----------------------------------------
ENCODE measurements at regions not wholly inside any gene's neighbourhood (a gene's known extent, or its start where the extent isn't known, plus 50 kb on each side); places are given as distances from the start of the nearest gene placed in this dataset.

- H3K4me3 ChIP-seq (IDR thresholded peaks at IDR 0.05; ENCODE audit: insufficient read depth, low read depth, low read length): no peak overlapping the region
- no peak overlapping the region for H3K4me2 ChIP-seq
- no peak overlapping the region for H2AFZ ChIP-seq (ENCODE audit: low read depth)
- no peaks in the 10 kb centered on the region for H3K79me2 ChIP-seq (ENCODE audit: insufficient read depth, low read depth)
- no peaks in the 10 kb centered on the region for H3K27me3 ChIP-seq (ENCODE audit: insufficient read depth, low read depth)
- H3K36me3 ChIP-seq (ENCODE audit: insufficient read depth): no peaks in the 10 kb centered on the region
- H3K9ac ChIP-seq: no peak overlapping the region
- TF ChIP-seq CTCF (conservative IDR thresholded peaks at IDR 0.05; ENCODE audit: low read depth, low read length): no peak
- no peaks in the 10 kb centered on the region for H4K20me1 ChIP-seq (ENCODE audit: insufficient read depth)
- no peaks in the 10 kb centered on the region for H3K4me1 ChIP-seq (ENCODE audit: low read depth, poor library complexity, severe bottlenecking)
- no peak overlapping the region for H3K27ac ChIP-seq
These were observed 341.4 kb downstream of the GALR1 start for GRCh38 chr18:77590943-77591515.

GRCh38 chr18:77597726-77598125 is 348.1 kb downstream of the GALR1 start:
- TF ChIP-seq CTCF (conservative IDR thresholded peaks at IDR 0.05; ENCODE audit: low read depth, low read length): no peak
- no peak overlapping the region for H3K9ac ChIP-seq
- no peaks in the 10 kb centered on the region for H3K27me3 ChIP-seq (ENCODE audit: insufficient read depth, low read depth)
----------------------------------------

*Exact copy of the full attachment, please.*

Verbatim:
ENCODE measurements at regions not wholly inside any gene's neighbourhood (a gene's known extent, or its start where the extent isn't known, plus 50 kb on each side); places are given as distances from the start of the nearest gene placed in this dataset.

- H3K4me3 ChIP-seq (IDR thresholded peaks at IDR 0.05; ENCODE audit: insufficient read depth, low read depth, low read length): no peak overlapping the region
- no peak overlapping the region for H3K4me2 ChIP-seq
- no peak overlapping the region for H2AFZ ChIP-seq (ENCODE audit: low read depth)
- no peaks in the 10 kb centered on the region for H3K79me2 ChIP-seq (ENCODE audit: insufficient read depth, low read depth)
- no peaks in the 10 kb centered on the region for H3K27me3 ChIP-seq (ENCODE audit: insufficient read depth, low read depth)
- H3K36me3 ChIP-seq (ENCODE audit: insufficient read depth): no peaks in the 10 kb centered on the region
- H3K9ac ChIP-seq: no peak overlapping the region
- TF ChIP-seq CTCF (conservative IDR thresholded peaks at IDR 0.05; ENCODE audit: low read depth, low read length): no peak
- no peaks in the 10 kb centered on the region for H4K20me1 ChIP-seq (ENCODE audit: insufficient read depth)
- no peaks in the 10 kb centered on the region for H3K4me1 ChIP-seq (ENCODE audit: low read depth, poor library complexity, severe bottlenecking)
- no peak overlapping the region for H3K27ac ChIP-seq
These were observed 341.4 kb downstream of the GALR1 start for GRCh38 chr18:77590943-77591515.

GRCh38 chr18:77597726-77598125 is 348.1 kb downstream of the GALR1 start:
- TF ChIP-seq CTCF (conservative IDR thresholded peaks at IDR 0.05; ENCODE audit: low read depth, low read length): no peak
- no peak overlapping the region for H3K9ac ChIP-seq
- no peaks in the 10 kb centered on the region for H3K27me3 ChIP-seq (ENCODE audit: insufficient read depth, low read depth)